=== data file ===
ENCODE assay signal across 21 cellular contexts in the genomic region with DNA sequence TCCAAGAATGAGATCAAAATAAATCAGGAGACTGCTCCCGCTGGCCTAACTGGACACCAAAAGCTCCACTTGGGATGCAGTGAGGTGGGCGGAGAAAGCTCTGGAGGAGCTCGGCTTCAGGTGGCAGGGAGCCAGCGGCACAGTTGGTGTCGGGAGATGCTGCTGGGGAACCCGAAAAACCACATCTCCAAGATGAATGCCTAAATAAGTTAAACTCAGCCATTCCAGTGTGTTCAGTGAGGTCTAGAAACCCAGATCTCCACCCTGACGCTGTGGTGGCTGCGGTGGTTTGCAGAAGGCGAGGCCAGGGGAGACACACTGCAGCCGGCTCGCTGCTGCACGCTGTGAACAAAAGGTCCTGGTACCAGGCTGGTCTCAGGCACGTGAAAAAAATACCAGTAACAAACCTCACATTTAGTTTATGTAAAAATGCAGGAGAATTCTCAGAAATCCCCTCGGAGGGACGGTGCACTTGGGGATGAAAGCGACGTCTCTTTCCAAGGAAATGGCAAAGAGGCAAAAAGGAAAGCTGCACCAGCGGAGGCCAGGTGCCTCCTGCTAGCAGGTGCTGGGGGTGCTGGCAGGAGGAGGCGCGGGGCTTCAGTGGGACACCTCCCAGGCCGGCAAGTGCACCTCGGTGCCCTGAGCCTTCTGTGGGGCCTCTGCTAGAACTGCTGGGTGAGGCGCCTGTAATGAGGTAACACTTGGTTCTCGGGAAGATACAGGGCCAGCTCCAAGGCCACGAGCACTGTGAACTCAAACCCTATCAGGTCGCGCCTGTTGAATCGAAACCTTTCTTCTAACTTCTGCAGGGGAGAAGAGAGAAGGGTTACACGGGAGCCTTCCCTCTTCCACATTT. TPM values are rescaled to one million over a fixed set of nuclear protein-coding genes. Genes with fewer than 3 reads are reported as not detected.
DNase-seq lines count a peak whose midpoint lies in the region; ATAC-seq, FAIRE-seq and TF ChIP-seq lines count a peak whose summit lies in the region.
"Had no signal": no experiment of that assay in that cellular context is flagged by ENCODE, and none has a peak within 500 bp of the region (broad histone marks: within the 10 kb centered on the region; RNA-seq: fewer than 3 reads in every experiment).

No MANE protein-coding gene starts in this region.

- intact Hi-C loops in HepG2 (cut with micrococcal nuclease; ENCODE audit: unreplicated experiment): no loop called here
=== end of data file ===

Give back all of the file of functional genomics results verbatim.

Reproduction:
ENCODE assay signal across 21 cellular contexts in the genomic region with DNA sequence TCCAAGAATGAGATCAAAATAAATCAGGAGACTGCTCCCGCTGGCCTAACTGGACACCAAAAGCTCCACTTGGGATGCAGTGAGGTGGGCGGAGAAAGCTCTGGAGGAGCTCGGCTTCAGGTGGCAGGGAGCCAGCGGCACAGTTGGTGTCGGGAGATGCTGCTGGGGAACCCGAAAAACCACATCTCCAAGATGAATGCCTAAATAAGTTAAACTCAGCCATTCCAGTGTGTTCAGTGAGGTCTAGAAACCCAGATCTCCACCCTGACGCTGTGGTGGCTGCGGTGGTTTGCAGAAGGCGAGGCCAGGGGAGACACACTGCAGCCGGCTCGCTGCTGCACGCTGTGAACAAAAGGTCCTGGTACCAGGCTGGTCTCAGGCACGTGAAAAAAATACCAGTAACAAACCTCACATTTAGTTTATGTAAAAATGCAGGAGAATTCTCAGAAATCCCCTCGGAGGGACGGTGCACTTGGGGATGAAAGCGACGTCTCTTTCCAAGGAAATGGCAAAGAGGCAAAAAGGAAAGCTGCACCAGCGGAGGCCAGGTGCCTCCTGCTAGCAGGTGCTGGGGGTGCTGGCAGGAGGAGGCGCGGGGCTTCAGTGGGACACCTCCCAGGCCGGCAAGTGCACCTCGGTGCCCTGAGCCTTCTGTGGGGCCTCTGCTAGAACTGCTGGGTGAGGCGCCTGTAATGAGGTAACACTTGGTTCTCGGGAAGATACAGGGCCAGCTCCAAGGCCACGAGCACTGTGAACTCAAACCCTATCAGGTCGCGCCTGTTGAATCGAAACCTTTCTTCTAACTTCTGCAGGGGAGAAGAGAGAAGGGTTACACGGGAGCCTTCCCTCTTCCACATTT. TPM values are rescaled to one million over a fixed set of nuclear protein-coding genes. Genes with fewer than 3 reads are reported as not detected.
DNase-seq lines count a peak whose midpoint lies in the region; ATAC-seq, FAIRE-seq and TF ChIP-seq lines count a peak whose summit lies in the region.
"Had no signal": no experiment of that assay in that cellular context is flagged by ENCODE, and none has a peak within 500 bp of the region (broad histone marks: within the 10 kb centered on the region; RNA-seq: fewer than 3 reads in every experiment).

No MANE protein-coding gene starts in this region.

- intact Hi-C loops in HepG2 (cut with micrococcal nuclease; ENCODE audit: unreplicated experiment): no loop called here